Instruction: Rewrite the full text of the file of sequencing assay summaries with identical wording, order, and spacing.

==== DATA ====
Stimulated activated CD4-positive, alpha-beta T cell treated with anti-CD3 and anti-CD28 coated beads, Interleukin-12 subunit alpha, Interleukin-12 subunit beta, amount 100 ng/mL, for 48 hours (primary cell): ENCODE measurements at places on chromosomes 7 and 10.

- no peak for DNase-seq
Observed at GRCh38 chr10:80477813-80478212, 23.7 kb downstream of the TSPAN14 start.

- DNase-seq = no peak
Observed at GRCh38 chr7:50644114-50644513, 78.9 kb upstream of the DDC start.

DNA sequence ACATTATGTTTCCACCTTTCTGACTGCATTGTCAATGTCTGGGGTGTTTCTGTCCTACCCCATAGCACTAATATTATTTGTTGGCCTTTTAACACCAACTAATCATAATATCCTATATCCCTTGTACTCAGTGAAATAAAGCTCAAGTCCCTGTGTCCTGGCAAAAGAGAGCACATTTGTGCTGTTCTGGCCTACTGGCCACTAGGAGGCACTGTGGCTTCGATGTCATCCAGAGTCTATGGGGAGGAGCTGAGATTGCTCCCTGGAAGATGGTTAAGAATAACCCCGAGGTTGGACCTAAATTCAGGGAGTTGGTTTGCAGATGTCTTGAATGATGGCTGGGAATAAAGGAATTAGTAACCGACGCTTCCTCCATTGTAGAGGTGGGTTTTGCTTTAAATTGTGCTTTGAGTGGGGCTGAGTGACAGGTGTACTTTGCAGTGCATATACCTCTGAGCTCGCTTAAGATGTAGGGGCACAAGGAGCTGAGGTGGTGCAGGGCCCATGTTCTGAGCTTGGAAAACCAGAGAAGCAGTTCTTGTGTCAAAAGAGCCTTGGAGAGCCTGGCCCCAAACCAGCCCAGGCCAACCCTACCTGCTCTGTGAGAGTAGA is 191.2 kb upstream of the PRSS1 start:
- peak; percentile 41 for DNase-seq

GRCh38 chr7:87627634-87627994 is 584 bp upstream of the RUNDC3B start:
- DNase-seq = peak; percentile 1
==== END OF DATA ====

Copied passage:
Stimulated activated CD4-positive, alpha-beta T cell treated with anti-CD3 and anti-CD28 coated beads, Interleukin-12 subunit alpha, Interleukin-12 subunit beta, amount 100 ng/mL, for 48 hours (primary cell): ENCODE measurements at places on chromosomes 7 and 10.

- no peak for DNase-seq
Observed at GRCh38 chr10:80477813-80478212, 23.7 kb downstream of the TSPAN14 start.

- DNase-seq = no peak
Observed at GRCh38 chr7:50644114-50644513, 78.9 kb upstream of the DDC start.

DNA sequence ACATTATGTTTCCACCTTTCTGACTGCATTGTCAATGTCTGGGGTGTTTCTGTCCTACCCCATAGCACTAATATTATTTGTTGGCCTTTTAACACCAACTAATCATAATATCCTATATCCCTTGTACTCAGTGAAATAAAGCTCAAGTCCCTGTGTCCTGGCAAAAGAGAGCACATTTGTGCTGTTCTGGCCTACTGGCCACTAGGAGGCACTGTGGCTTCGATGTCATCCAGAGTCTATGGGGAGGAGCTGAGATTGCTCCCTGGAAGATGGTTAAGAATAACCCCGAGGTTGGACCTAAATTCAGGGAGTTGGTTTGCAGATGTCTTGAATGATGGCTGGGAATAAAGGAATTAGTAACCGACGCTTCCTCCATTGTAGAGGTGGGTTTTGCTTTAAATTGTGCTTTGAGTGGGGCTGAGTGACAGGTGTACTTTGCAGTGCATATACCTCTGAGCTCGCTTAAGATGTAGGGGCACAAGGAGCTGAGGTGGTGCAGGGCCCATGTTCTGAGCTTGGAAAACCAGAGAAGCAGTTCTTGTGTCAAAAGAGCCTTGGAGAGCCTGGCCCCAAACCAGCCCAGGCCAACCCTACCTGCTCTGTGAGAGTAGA is 191.2 kb upstream of the PRSS1 start:
- peak; percentile 41 for DNase-seq

GRCh38 chr7:87627634-87627994 is 584 bp upstream of the RUNDC3B start:
- DNase-seq = peak; percentile 1